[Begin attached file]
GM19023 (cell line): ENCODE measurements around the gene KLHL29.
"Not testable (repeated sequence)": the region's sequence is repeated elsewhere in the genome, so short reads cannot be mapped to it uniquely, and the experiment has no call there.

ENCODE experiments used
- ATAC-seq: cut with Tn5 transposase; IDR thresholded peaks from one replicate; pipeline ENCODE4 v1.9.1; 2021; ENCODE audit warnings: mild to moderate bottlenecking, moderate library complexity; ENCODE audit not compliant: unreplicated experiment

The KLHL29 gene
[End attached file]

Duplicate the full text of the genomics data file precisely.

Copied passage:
GM19023 (cell line): ENCODE measurements around the gene KLHL29.
"Not testable (repeated sequence)": the region's sequence is repeated elsewhere in the genome, so short reads cannot be mapped to it uniquely, and the experiment has no call there.

ENCODE experiments used
- ATAC-seq: cut with Tn5 transposase; IDR thresholded peaks from one replicate; pipeline ENCODE4 v1.9.1; 2021; ENCODE audit warnings: mild to moderate bottlenecking, moderate library complexity; ENCODE audit not compliant: unreplicated experiment

The KLHL29 gene